If you notice more differences in the old beta screens and videos below, please let us know! Thanks to Dreams and anony for the contribution :)
When Bandai unveiled a GPS add-on for WonderSwan at Spring Tokyo Game Show 2001, Namco shown three games compatible with the new device. Magic Formation WARS (known in japanese as 魔放陣WARS) was an RPG that used the peripheral to determinate where battles were held and monsters formation. You could draw a spell on the map to cast a magic. The only other detail known was that the story was divided in scenarios. When the GPS for WonderSwan failed to be marketed it’s likely that Namco cancelled the project.
Bandai‘s Wonderswan was an handheld system released exclusively in Japan in 1999. This console was especially sought after because around December 1999 Bandai struck a deal with Squaresoft to bring their games to the console. The first projects announced were the remake of the first three Final Fantasy, a chocobo game, Romancing SaGa and a port of Seiken Densetsu 2 (known as Secret of Mana in the west).
However not all of these games would seen a release at retail as Seiken Densetsu 2 was never seen again. Final Fantasy III shared the same destiny although it was shown on the official Squaresoft site: Final Fantasy III Wonderswan archieved site
This cancellation was especially notable because the Final Fantasy remakes , which were bundled with the system, were the biggest sellers on Wonderswan Color. Later, after a brief rumor on a possible remake on PlayStation 2, Final Fantasy 3 was unveiled as new 3D remake for Nintendo DS that eventually sold around 2 million units worldwide. This 3D remake, very different from the 2D remake proposed for Wonderswan, would be made available on PSP, iOS and Android years after the original DS release.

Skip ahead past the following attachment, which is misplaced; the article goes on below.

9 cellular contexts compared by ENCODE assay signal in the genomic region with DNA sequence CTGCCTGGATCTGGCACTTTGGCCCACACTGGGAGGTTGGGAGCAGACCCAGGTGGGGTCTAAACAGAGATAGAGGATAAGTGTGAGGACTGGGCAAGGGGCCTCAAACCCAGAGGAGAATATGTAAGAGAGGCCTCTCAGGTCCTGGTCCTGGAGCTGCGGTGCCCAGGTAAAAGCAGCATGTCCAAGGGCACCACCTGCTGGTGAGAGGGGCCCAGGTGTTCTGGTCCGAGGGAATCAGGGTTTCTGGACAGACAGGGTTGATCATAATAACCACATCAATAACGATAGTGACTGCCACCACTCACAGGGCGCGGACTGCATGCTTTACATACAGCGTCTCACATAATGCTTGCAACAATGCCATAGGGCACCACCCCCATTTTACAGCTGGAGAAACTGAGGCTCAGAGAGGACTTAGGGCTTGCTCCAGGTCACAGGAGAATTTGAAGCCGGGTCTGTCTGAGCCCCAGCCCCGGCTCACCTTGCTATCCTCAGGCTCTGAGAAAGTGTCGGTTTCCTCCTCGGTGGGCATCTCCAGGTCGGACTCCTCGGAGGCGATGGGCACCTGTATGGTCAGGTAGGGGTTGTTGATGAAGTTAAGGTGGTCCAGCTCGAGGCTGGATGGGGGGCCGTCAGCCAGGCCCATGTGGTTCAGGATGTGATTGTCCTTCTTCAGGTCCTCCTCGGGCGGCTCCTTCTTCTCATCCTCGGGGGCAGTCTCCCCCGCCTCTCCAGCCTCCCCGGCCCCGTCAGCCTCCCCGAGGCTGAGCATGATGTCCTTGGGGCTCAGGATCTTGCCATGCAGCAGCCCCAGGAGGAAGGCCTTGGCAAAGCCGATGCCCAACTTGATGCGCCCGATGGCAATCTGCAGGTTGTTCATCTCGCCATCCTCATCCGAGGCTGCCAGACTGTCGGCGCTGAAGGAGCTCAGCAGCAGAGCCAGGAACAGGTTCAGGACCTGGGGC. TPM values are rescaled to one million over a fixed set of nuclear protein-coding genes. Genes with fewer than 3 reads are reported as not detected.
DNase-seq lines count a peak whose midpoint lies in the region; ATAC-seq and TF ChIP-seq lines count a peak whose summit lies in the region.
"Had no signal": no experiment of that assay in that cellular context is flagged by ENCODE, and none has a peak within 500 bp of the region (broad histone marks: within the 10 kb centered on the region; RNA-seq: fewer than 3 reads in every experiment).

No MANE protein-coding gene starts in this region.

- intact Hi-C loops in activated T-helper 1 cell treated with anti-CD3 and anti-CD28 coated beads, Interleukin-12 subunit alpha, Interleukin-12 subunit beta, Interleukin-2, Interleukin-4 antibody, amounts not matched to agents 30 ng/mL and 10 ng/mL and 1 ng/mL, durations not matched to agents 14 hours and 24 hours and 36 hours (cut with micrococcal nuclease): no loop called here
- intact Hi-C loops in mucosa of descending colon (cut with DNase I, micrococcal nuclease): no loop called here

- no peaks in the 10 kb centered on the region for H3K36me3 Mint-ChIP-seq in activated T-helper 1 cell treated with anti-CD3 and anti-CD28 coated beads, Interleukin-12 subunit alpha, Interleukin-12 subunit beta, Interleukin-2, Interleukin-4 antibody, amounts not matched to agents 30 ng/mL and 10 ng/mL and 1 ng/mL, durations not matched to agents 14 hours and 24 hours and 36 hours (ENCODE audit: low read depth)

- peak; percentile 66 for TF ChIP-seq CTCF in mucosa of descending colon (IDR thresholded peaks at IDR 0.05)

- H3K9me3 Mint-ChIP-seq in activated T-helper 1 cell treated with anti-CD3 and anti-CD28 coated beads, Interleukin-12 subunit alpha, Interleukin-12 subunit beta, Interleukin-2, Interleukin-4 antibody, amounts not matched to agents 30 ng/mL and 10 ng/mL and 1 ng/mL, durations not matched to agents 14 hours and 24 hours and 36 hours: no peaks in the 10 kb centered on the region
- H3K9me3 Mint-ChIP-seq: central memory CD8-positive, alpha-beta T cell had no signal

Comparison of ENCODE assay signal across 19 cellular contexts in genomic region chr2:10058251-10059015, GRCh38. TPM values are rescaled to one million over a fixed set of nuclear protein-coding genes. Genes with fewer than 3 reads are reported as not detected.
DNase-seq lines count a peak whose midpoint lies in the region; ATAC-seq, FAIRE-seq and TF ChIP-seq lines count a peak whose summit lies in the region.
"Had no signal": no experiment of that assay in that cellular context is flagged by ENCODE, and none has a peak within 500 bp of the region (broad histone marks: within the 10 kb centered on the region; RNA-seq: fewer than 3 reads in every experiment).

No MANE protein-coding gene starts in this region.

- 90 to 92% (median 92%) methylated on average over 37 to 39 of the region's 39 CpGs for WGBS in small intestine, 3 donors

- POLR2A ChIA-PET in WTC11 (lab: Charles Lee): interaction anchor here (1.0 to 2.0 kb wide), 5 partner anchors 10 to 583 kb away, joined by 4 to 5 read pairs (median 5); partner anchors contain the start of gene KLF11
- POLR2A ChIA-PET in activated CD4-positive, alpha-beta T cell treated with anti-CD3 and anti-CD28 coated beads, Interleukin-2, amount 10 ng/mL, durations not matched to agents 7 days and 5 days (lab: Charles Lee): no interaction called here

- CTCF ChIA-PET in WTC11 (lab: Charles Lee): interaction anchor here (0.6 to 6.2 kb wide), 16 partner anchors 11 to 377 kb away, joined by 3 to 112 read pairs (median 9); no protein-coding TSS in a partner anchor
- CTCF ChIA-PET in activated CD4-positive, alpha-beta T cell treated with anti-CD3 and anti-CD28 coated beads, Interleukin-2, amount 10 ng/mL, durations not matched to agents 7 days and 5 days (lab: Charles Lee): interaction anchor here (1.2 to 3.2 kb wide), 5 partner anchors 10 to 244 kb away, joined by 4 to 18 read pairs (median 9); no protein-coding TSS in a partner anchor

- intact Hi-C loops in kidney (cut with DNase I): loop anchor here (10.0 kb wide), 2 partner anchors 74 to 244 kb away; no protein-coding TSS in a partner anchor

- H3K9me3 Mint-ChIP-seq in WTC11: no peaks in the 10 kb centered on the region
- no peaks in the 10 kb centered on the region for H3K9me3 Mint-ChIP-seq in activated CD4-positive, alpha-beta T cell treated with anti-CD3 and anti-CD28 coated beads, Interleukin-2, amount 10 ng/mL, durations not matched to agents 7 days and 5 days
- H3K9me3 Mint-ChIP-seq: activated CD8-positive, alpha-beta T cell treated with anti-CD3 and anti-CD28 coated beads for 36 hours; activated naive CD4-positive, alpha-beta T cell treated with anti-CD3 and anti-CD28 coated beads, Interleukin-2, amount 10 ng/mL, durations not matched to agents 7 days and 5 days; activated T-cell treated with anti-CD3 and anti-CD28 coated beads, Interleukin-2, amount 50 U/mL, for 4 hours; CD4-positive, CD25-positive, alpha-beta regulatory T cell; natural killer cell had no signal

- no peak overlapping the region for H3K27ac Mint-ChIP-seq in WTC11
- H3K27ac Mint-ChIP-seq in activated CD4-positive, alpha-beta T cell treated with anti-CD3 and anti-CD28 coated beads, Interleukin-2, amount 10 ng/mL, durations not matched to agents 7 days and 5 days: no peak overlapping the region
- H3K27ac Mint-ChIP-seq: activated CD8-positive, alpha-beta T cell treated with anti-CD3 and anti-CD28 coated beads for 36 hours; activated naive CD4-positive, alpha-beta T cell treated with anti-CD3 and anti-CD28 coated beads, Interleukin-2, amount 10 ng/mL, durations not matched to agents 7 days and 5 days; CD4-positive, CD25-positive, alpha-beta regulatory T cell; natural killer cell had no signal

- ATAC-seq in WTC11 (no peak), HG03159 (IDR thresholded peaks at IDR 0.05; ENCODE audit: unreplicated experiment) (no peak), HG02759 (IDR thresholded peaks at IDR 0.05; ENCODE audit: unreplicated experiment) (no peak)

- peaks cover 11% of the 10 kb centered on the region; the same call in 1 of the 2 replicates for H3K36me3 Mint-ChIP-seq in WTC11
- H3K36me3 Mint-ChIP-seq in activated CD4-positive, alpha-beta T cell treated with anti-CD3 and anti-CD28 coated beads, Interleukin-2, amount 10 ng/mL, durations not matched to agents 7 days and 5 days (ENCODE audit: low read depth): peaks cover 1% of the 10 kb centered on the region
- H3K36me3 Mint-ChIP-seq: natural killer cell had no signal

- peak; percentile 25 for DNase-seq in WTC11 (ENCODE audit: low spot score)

In 2007 Hiromichi Tanaka explained why the Wonderswan remake was canned:
When we developed FF3, the volume of content in the game was so huge that the cartridge was completely full, and when new platforms emerged, there simply wasn’t enough storage space available for an update of FF3, because that would have required new graphics, music and other content. There was also a difficulty with how much manpower it would take to remake all of that content.
The strange thing is that Final Fantasy I and II remakes and Final Fantasy IV were all deployed on a 4MB cartridge and Wonderswan theoretical biggest cartridge size was 16MB in fact a few games (even Squaresoft own Front Mission) were stored on 8MB cartridge, with Konami’s Beatmania being the only game weighting 16MB so storage space limitation is unlikely to be the main culprit.
It’s very likely that the shaking Wonderswan market in 2001/2002 (the system was discontinued by Bandai in 2003) along with the costs in developing a 2D remake sealed the fate of this project.